On The Ball: A Little More Conversation, A Little Less Action

On The Ball: A Little More Conversation, A Little Less Action

Shooting's dead. Long live the third-person talker.

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Great article but you'd be surprised as to exactly how much conversation there really is.

It likely took BioWare thousands of hours and millions of dollars to produce what amounts to an hour or two of a 20-hour experience

I'm barely past recruiting Garrus and I've already recorded 2 hours and 15 minutes worth of cutscenes and dialogue. And those are just the IMPORTANT pieces.

I wouldn't be surprised in the slightest if the game has a good 8-12 hours worth of conversation, and really, it's what keeps me hooked.

JeanLuc761:
Great article but you'd be surprised as to exactly how much conversation there really is.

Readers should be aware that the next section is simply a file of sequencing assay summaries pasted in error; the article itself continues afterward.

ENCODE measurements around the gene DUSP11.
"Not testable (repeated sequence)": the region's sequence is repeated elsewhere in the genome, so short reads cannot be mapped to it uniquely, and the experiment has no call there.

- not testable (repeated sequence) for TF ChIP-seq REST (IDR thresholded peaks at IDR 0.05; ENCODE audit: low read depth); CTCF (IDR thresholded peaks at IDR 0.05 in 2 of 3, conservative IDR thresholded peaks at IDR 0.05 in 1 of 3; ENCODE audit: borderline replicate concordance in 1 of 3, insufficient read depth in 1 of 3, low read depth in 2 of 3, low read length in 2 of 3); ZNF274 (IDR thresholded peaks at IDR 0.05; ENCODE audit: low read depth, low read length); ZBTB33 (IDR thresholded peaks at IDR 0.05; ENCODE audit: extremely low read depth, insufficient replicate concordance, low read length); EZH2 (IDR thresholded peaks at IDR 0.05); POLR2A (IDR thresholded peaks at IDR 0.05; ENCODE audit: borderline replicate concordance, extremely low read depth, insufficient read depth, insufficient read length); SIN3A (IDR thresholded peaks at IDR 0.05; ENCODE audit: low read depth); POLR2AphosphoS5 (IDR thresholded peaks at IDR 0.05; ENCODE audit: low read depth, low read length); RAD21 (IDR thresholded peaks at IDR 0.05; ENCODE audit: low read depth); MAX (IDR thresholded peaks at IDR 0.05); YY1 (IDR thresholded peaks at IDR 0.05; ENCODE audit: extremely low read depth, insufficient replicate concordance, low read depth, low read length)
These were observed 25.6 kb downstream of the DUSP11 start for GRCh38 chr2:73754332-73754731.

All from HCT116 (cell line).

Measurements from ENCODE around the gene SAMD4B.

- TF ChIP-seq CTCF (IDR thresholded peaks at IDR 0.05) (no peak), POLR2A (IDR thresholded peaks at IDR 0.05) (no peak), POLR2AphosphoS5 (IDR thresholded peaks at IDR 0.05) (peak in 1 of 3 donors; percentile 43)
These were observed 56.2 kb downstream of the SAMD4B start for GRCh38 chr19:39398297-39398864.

It likely took BioWare thousands of hours and millions of dollars to produce what amounts to an hour or two of a 20-hour experience

I'm barely past recruiting Garrus and I've already recorded 2 hours and 15 minutes worth of cutscenes and dialogue. And those are just the IMPORTANT pieces.

I wouldn't be surprised in the slightest if the game has a good 8-12 hours worth of conversation, and really, it's what keeps me hooked.

Much the same. I love the conversation patterns, and ever just listening to my crew talk when I walk by...especilly the little narrative which occurs in the crew quarters.

If there is something bioware is good at, it is making you really, really go deep in conversations with NPCs

I love how the dialogue and the interupts seem to integrate perfectly into the animation. Even though I'm playing Paragon, my right trigger finger always gets itchy because the Renegade interupts are all filled with awsomeness.

The character interaction in ME2 really is a joy to experience.

Jhereg42:
I love how the dialogue and the interupts seem to integrate perfectly into the animation. Even though I'm playing Paragon, my right trigger finger always gets itchy because the Renegade interupts are all filled with awsomeness.

The character interaction in ME2 really is a joy to experience.

Agreed. I may enjoy cutting off Mordin Solus mid-sentence a little too much.

People interrupting Mordin, people being mean to Tali, what is this world coming to?